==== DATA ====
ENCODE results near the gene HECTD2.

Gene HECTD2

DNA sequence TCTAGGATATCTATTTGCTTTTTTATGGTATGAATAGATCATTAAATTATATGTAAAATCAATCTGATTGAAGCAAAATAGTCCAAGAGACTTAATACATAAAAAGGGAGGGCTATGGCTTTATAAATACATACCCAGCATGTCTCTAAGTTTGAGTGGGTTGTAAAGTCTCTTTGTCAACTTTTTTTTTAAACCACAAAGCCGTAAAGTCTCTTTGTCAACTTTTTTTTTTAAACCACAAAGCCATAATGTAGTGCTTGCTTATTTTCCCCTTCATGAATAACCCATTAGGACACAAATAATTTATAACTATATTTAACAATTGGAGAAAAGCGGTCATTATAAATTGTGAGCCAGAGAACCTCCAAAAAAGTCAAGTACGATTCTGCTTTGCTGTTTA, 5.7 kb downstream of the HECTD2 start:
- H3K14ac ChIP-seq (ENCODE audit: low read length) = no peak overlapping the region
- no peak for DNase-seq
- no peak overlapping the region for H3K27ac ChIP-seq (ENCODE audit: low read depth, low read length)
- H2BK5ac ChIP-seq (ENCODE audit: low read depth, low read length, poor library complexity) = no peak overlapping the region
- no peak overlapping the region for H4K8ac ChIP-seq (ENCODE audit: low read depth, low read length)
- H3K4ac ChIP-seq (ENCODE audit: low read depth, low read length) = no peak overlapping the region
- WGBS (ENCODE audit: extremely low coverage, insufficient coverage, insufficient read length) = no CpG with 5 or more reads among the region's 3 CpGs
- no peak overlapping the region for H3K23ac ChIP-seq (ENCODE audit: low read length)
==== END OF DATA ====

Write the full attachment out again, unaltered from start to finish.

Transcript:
ENCODE results near the gene HECTD2.

Gene HECTD2

DNA sequence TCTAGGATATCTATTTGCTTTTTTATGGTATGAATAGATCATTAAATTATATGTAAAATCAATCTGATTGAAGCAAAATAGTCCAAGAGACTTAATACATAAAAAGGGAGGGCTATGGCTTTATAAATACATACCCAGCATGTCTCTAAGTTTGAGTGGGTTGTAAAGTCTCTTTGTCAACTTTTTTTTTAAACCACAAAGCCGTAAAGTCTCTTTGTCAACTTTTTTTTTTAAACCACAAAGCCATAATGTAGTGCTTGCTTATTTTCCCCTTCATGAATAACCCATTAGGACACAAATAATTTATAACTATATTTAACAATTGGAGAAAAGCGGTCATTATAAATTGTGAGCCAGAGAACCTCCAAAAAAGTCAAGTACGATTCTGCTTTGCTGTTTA, 5.7 kb downstream of the HECTD2 start:
- H3K14ac ChIP-seq (ENCODE audit: low read length) = no peak overlapping the region
- no peak for DNase-seq
- no peak overlapping the region for H3K27ac ChIP-seq (ENCODE audit: low read depth, low read length)
- H2BK5ac ChIP-seq (ENCODE audit: low read depth, low read length, poor library complexity) = no peak overlapping the region
- no peak overlapping the region for H4K8ac ChIP-seq (ENCODE audit: low read depth, low read length)
- H3K4ac ChIP-seq (ENCODE audit: low read depth, low read length) = no peak overlapping the region
- WGBS (ENCODE audit: extremely low coverage, insufficient coverage, insufficient read length) = no CpG with 5 or more reads among the region's 3 CpGs
- no peak overlapping the region for H3K23ac ChIP-seq (ENCODE audit: low read length)